She flinches a little and releases me. Six weeks ago I think I’d probably be crying right now.
“Look, it’s been a tough year,” she says finally. “Come on, let’s get out of here and get something to eat.”
I shake my head. “I can’t. I’m meeting Carlos.”
Kara grimaces at this, as if she has seen a particularly grisly piece of road kill, and says, “Ditch that guy, Aimee. He’s a loser.”
I roll my eyes at this. “Yeah, well, maybe I’m a loser too.”
Kara doesn’t stop me this time as I shoulder past her. As I exit the bathroom she speaks in a soft voice, as if she’s talking to herself.
“I do care, Aimee.”
As I walk down the hall I retrieve my iPhone from my pocket. I have three texts, all from Carlos. He wants to know where the hell I am, each message shriller than the last. He texts me constantly from the moment he gets up in the morning until he falls asleep at night. I know Kara would call this stalking by iPhone, but I like the attention. I text him that I’m having lunch with Kara. Well, it’s sort of true—we did spend part of our lunch hour together.
As I finish texting Carlos, my iPhone rings and the theme from the movie Halloween begins playing—it’s the ringtone I chose for Mom. What could she possibly want? We barely talk. The iPhone again prompts me to push answer or decline. Decline.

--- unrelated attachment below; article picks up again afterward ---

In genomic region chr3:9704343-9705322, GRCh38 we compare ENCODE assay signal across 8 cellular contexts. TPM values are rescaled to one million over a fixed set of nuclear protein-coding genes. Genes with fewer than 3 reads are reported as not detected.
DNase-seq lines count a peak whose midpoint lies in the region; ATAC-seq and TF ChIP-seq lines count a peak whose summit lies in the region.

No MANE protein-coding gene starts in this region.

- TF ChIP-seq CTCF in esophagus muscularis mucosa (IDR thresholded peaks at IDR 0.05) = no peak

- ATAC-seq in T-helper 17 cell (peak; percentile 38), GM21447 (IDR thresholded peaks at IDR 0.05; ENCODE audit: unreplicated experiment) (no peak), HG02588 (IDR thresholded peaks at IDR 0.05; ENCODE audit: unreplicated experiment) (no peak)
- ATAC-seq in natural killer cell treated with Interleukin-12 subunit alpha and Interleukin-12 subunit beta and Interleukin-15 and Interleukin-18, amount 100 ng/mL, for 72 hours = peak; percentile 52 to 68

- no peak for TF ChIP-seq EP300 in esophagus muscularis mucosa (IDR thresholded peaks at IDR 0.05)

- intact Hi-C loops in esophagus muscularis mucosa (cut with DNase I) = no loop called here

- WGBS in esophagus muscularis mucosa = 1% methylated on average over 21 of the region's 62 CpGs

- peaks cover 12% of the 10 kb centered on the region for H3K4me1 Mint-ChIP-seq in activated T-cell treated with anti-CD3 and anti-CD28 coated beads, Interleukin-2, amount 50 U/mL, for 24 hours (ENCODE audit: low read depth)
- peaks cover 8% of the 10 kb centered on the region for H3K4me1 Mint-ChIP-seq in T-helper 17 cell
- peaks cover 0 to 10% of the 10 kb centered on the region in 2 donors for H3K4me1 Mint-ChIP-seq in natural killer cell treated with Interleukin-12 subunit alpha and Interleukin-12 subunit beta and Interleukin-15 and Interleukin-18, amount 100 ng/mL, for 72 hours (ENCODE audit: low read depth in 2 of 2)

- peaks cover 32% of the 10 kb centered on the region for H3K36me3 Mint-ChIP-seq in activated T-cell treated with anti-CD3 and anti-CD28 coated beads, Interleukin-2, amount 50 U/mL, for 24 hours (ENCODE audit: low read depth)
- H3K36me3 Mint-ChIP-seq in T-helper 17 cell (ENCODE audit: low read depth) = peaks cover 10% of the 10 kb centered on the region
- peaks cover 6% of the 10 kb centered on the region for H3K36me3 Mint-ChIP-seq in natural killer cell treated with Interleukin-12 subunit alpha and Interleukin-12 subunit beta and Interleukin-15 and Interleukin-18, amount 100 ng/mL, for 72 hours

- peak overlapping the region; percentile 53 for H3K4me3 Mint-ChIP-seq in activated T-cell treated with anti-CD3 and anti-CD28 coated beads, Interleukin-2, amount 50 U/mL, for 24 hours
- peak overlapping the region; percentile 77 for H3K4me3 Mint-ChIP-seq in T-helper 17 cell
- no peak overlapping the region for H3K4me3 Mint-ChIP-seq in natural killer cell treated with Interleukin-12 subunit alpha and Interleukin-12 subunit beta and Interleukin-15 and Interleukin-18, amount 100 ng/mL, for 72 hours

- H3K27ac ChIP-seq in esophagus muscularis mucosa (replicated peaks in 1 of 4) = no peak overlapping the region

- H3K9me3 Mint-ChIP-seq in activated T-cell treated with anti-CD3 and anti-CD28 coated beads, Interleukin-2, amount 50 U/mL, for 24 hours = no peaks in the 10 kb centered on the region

Almost immediately my phone starts to ring again. I almost press decline again, but I see it’s my grandmother calling. We live with her now. Since we moved in, Gram has become a surrogate mother for Kara and me. She does all the cooking, laundry and nagging. I hardly see Mom anymore, what with the long hours she’s putting working double shifts, not that it matters—she checked out months ago. She wants to save enough so that we can move out of Gram’s house into our own place. I don’t see that ever happening. But Gram’s okay. I hit Answer.
“Aimee, Hon, could you stop at D’Agostinos after school and pick up some shampoo for me?”
It’s out of my way, but I don’t mind. I feel bad for Gram. She shouldn’t have been called out of retirement to take care of her daughter and her daughter’s kids. Gram is another victim of the Weathers family implosion.
When my last class finally ends, I sprint for the door. My plan is to hook up with the Crew by the football field, but I’m barely out the front door of the school when I feel a hand wrench my shoulder around. It’s Kara again. I can’t restrain a scowl.
“Come on, I’ll walk you home,” she says.
“I’m not going home,” I say through clenched teeth.
“We don’t have to go home. Let’s get a latte.”
I sigh and my shoulders slump. I don’t want to argue, but I also don’t want to go with her. “I have plans,” I say.